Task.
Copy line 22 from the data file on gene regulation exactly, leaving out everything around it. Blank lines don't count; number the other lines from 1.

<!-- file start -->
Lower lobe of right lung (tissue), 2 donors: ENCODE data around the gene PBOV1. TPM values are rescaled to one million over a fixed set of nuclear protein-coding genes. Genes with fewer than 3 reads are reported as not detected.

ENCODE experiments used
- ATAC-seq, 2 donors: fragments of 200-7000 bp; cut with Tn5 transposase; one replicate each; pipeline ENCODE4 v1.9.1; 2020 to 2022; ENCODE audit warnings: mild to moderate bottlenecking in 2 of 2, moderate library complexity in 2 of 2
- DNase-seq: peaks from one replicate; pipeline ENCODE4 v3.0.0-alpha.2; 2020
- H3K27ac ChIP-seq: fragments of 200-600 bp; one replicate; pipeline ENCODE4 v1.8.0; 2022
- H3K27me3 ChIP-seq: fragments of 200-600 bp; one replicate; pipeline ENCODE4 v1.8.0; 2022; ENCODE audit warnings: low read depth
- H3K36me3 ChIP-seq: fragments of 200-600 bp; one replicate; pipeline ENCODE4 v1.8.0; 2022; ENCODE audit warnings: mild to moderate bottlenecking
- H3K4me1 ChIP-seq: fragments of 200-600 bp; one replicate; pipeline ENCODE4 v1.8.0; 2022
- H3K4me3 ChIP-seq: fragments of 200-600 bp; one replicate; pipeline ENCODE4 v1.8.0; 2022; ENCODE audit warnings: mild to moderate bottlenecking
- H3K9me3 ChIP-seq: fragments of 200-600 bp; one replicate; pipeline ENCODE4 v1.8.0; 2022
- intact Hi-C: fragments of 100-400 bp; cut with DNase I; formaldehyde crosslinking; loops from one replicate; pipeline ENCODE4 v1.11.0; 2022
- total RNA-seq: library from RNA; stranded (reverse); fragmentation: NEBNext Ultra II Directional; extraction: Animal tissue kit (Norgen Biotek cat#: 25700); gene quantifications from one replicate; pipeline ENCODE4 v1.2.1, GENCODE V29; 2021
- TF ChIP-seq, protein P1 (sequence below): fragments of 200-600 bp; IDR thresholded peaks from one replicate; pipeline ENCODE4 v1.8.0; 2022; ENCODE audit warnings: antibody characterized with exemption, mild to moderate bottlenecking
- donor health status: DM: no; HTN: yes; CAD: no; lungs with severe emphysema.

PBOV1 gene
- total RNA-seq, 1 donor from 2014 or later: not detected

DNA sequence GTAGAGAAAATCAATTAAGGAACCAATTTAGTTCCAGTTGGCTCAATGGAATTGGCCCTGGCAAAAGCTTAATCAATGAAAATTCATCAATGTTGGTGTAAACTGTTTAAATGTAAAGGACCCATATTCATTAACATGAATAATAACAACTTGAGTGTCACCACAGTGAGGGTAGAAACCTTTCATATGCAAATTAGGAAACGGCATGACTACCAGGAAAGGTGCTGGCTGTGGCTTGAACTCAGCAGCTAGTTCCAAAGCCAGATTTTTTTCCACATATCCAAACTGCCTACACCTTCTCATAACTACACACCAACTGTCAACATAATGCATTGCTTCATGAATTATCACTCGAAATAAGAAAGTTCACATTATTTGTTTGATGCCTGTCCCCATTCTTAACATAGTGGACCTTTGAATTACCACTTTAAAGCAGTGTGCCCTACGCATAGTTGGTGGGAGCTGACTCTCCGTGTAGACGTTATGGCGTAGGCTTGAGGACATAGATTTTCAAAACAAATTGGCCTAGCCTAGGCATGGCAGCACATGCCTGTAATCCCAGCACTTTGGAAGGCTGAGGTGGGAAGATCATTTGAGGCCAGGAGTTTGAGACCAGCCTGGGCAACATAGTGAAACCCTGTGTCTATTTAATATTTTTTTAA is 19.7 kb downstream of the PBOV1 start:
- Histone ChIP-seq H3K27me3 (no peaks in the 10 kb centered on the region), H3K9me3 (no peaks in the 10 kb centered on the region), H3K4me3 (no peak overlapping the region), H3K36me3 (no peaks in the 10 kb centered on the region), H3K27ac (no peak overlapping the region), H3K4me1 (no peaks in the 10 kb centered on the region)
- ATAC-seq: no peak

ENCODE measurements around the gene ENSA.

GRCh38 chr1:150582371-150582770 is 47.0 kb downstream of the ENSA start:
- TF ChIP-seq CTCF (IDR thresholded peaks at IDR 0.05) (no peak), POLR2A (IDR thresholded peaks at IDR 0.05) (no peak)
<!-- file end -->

- TF ChIP-seq CTCF (IDR thresholded peaks at IDR 0.05) (no peak), POLR2A (IDR thresholded peaks at IDR 0.05) (no peak)